Saturday, January 24, 2009

"Green" Energy Regulation Mandates and their Consequences

In the quest to reduce greenhouse gas emissions, states such as California are passing regulations encouraging the adoption of Renewable Portfolio Standards (RPS) and low carbon fuel standards. Intuitively, the RPS will require electric utilities to produce more of their electricity using renewable resources such as wind and solar. Will this shift in the portfolio away from "dirty" coal and natural gas (the traditional sources of fuel) lower greenhouse gas emissions per unit of power? This New York Times Editorial argues that the marginal effect of these costly RPS regulations will be to decrease natural gas use by electric utilities. Natural gas is expensive and relatively clean, so this author argues that the RPS standard will only have a small net effect on reducing California's average carbon dioxide emissions per unit of electricity generated. He argues that a perverse consequence of focusing on the RPS standard is to reduce investment in new technologies to capture CO2 from coal. He doesn't say whether his company has a stake in this technology but he correctly points out that a cap and trade system (rather than a RPS mandate) would encourage this technology. Such a carbon capture technology would have worldwide benefits because we expect that China will continue to produce power using coal fired plants.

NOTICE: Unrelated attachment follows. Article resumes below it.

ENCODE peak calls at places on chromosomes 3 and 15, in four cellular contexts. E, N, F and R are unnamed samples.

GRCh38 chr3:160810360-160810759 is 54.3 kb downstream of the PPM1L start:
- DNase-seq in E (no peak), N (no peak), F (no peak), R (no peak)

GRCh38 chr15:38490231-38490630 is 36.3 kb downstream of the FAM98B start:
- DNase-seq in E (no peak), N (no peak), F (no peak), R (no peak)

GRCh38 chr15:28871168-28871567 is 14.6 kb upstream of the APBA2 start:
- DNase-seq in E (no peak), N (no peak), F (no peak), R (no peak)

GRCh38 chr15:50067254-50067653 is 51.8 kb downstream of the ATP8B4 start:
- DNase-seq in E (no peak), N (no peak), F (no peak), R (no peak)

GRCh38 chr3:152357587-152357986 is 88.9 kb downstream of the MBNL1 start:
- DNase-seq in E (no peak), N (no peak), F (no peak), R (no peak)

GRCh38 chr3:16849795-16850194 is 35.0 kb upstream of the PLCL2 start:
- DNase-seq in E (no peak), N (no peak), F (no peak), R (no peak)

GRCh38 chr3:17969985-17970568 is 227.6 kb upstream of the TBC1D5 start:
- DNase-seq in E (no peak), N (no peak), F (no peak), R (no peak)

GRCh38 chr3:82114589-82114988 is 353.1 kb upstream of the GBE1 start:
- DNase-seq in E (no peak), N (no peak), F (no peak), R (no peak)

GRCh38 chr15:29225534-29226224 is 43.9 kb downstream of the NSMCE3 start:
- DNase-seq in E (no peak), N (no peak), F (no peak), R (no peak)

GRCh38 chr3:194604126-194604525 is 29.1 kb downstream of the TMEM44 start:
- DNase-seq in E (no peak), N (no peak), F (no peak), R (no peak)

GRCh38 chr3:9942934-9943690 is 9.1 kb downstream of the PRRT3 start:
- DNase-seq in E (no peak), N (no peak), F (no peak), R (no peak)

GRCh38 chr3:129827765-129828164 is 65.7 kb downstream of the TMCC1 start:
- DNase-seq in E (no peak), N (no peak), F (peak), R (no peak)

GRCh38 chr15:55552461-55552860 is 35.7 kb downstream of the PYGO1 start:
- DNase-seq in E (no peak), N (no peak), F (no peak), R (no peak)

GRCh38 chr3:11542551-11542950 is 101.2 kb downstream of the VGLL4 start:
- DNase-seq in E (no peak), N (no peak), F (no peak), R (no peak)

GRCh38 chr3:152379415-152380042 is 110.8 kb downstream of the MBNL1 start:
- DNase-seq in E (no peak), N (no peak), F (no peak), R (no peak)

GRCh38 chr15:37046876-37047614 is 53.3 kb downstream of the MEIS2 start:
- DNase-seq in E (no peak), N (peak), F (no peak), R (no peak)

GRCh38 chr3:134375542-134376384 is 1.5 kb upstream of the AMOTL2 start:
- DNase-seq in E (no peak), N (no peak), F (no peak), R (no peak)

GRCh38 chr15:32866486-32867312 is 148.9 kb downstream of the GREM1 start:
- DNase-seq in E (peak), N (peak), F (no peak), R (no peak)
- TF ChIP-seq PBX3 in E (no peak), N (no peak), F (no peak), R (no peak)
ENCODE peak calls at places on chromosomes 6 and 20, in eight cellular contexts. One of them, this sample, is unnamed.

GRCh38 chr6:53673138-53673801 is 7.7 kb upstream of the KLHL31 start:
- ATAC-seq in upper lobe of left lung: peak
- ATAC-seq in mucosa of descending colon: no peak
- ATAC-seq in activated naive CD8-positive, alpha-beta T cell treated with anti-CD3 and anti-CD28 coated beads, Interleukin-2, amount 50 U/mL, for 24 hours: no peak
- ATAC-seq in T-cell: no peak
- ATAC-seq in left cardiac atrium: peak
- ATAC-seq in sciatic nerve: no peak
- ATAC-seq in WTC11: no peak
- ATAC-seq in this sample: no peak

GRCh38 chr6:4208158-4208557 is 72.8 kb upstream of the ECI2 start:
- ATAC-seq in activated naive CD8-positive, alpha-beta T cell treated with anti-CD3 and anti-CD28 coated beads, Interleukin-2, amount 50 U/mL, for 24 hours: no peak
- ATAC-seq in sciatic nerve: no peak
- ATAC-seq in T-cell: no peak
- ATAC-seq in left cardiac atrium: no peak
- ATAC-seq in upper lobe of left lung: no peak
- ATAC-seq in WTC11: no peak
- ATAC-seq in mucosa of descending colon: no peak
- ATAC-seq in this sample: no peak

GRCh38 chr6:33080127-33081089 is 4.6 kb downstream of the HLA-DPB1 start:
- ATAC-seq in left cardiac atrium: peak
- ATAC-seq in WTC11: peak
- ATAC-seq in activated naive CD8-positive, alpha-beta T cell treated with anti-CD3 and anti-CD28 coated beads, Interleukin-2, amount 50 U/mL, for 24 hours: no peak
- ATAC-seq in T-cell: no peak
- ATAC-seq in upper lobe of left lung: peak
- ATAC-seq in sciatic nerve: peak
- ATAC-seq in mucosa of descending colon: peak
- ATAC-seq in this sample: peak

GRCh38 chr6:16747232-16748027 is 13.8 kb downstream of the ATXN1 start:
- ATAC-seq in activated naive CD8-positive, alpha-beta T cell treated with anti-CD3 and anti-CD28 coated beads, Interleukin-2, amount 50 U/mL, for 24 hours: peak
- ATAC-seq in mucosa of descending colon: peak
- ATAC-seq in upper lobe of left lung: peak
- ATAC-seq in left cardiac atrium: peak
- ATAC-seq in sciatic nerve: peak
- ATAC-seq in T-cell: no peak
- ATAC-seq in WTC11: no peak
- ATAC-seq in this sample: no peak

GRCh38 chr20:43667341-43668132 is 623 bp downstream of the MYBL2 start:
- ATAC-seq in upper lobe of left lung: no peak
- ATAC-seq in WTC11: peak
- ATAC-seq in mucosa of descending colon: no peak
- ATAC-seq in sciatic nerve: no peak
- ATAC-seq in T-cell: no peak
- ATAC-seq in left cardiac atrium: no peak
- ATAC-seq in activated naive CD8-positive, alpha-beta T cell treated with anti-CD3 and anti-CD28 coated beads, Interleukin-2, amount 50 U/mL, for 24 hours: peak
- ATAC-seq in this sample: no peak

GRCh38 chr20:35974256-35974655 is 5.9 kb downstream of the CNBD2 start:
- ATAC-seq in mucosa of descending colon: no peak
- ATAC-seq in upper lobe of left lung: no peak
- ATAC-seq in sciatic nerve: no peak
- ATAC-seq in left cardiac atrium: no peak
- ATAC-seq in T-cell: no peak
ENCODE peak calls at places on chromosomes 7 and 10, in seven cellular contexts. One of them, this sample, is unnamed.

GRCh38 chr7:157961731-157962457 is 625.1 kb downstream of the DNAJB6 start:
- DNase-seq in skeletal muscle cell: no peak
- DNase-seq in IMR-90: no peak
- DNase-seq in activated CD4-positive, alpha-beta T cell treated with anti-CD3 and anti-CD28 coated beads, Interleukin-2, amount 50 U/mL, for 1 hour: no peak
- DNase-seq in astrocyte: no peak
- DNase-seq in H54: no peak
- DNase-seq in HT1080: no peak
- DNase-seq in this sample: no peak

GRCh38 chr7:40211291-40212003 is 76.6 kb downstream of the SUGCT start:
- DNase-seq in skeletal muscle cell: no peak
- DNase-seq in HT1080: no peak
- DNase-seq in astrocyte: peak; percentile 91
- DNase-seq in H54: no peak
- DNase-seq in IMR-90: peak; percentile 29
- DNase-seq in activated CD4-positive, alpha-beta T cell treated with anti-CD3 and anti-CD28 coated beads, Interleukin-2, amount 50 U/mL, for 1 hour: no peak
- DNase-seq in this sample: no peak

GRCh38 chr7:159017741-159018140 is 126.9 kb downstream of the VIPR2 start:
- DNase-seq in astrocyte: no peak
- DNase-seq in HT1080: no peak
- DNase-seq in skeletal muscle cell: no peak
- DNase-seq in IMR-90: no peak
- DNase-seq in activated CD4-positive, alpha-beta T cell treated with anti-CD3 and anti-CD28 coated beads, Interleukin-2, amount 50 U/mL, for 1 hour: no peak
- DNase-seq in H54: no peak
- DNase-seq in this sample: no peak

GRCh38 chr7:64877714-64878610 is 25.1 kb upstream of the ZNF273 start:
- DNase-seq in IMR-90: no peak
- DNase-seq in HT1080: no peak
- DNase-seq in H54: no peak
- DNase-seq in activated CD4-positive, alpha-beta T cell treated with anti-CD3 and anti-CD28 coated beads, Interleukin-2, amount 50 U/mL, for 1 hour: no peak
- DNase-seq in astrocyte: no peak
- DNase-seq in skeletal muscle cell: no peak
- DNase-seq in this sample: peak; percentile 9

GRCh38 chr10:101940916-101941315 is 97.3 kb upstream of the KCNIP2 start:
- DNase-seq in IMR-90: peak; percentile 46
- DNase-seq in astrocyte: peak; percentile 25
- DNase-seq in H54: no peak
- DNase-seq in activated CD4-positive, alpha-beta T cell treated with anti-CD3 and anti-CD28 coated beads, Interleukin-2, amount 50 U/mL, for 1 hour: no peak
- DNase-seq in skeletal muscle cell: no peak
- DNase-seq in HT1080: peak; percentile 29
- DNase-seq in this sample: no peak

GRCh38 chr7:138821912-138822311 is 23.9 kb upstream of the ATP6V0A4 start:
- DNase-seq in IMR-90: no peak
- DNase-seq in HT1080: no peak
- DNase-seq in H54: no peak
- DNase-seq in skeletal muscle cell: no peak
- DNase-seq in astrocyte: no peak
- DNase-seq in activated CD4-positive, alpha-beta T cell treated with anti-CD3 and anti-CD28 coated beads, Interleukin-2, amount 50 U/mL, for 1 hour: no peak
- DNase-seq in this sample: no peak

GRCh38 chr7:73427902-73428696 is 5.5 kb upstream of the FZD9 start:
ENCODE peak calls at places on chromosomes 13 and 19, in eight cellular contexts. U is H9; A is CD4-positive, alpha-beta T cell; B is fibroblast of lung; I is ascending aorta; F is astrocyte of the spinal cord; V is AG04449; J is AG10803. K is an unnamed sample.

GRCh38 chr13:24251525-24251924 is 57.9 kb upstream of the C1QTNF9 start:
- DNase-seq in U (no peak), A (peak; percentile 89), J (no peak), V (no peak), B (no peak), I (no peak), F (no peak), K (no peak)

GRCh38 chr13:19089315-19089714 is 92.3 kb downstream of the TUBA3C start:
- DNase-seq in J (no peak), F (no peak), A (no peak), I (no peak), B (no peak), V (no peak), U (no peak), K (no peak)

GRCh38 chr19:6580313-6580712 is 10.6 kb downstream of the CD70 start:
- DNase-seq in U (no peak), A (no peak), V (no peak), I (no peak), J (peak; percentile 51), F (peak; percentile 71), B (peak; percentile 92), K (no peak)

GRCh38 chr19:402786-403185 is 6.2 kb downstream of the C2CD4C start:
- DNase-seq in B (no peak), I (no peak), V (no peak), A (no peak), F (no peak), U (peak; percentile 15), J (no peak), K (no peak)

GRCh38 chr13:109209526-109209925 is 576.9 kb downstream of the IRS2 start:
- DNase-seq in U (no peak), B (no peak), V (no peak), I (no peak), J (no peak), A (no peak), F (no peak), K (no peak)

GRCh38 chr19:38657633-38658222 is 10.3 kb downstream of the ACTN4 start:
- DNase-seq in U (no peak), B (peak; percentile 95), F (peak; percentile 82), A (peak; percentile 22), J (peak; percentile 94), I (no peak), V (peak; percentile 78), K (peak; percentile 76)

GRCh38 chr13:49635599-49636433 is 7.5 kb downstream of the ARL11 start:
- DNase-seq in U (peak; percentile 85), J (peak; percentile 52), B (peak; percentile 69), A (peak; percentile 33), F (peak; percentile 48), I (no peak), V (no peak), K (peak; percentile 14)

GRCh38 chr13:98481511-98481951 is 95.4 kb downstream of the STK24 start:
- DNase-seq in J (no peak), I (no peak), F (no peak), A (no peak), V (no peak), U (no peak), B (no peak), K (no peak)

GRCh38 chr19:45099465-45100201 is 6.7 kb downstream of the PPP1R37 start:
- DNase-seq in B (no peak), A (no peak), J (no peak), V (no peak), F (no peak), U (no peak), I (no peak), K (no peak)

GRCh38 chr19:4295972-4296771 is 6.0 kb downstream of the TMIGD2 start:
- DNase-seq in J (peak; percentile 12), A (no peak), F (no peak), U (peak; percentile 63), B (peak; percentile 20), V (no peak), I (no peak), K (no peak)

The Low Carbon Fuel Standard is a similar "portfolio" regulation. This gasoline regulation requires that the average fuel used by vehicles have lower carbon content. This paper argues that such regulation is an implicit subsidy for fuels that contain carbon but that are cleaner than the average fuel. So, if people drive more using such "clean dirty" fuels, then this regulation may actually increase carbon emissions from transportation.

As economists point out these "foreseen" ex-ante consequences of well meaning regulations, will the policy makers listen to us and adjust the regulations? Or will they ignore our forecasts and allow the future to play out so that future economists in the year 2030 can write ex-post papers for the JPE and the Journal of Law and Economics on the "unintended consequences of regulation x , y and z".